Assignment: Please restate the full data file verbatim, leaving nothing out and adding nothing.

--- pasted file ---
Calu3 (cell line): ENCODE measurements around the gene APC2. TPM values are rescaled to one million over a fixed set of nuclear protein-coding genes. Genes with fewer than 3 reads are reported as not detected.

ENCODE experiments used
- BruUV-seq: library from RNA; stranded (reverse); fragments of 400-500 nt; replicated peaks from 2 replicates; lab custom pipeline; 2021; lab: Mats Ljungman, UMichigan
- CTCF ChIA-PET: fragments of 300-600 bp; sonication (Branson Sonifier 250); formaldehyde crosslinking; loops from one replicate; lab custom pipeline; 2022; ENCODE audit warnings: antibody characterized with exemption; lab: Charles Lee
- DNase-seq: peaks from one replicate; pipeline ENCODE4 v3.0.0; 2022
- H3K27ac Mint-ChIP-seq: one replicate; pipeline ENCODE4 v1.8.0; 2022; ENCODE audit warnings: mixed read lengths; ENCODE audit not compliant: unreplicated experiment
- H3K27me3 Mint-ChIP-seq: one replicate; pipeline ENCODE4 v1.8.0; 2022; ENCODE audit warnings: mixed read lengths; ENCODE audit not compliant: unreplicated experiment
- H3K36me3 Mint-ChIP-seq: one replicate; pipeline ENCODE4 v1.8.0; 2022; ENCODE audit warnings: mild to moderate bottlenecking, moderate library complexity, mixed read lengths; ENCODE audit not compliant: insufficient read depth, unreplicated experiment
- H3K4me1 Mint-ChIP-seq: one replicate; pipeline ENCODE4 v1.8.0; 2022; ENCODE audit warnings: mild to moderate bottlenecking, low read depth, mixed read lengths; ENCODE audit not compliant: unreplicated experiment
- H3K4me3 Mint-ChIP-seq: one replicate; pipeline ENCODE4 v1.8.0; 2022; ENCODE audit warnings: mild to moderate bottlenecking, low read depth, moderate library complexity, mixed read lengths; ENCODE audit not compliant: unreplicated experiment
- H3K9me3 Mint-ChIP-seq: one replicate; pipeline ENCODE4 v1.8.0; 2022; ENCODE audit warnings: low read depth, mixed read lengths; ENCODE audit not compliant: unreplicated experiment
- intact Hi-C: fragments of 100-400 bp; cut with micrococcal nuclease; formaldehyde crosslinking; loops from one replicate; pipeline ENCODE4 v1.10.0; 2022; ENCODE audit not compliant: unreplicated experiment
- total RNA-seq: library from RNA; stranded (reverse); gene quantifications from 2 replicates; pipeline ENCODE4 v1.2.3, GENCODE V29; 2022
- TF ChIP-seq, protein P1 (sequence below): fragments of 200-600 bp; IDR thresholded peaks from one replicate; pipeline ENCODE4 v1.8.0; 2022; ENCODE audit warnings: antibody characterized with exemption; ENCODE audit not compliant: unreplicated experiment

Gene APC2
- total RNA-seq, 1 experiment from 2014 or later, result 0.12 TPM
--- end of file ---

Calu3 (cell line): ENCODE measurements around the gene APC2. TPM values are rescaled to one million over a fixed set of nuclear protein-coding genes. Genes with fewer than 3 reads are reported as not detected.

ENCODE experiments used
- BruUV-seq: library from RNA; stranded (reverse); fragments of 400-500 nt; replicated peaks from 2 replicates; lab custom pipeline; 2021; lab: Mats Ljungman, UMichigan
- CTCF ChIA-PET: fragments of 300-600 bp; sonication (Branson Sonifier 250); formaldehyde crosslinking; loops from one replicate; lab custom pipeline; 2022; ENCODE audit warnings: antibody characterized with exemption; lab: Charles Lee
- DNase-seq: peaks from one replicate; pipeline ENCODE4 v3.0.0; 2022
- H3K27ac Mint-ChIP-seq: one replicate; pipeline ENCODE4 v1.8.0; 2022; ENCODE audit warnings: mixed read lengths; ENCODE audit not compliant: unreplicated experiment
- H3K27me3 Mint-ChIP-seq: one replicate; pipeline ENCODE4 v1.8.0; 2022; ENCODE audit warnings: mixed read lengths; ENCODE audit not compliant: unreplicated experiment
- H3K36me3 Mint-ChIP-seq: one replicate; pipeline ENCODE4 v1.8.0; 2022; ENCODE audit warnings: mild to moderate bottlenecking, moderate library complexity, mixed read lengths; ENCODE audit not compliant: insufficient read depth, unreplicated experiment
- H3K4me1 Mint-ChIP-seq: one replicate; pipeline ENCODE4 v1.8.0; 2022; ENCODE audit warnings: mild to moderate bottlenecking, low read depth, mixed read lengths; ENCODE audit not compliant: unreplicated experiment
- H3K4me3 Mint-ChIP-seq: one replicate; pipeline ENCODE4 v1.8.0; 2022; ENCODE audit warnings: mild to moderate bottlenecking, low read depth, moderate library complexity, mixed read lengths; ENCODE audit not compliant: unreplicated experiment
- H3K9me3 Mint-ChIP-seq: one replicate; pipeline ENCODE4 v1.8.0; 2022; ENCODE audit warnings: low read depth, mixed read lengths; ENCODE audit not compliant: unreplicated experiment
- intact Hi-C: fragments of 100-400 bp; cut with micrococcal nuclease; formaldehyde crosslinking; loops from one replicate; pipeline ENCODE4 v1.10.0; 2022; ENCODE audit not compliant: unreplicated experiment
- total RNA-seq: library from RNA; stranded (reverse); gene quantifications from 2 replicates; pipeline ENCODE4 v1.2.3, GENCODE V29; 2022
- TF ChIP-seq, protein P1 (sequence below): fragments of 200-600 bp; IDR thresholded peaks from one replicate; pipeline ENCODE4 v1.8.0; 2022; ENCODE audit warnings: antibody characterized with exemption; ENCODE audit not compliant: unreplicated experiment

Gene APC2
- total RNA-seq, 1 experiment from 2014 or later, result 0.12 TPM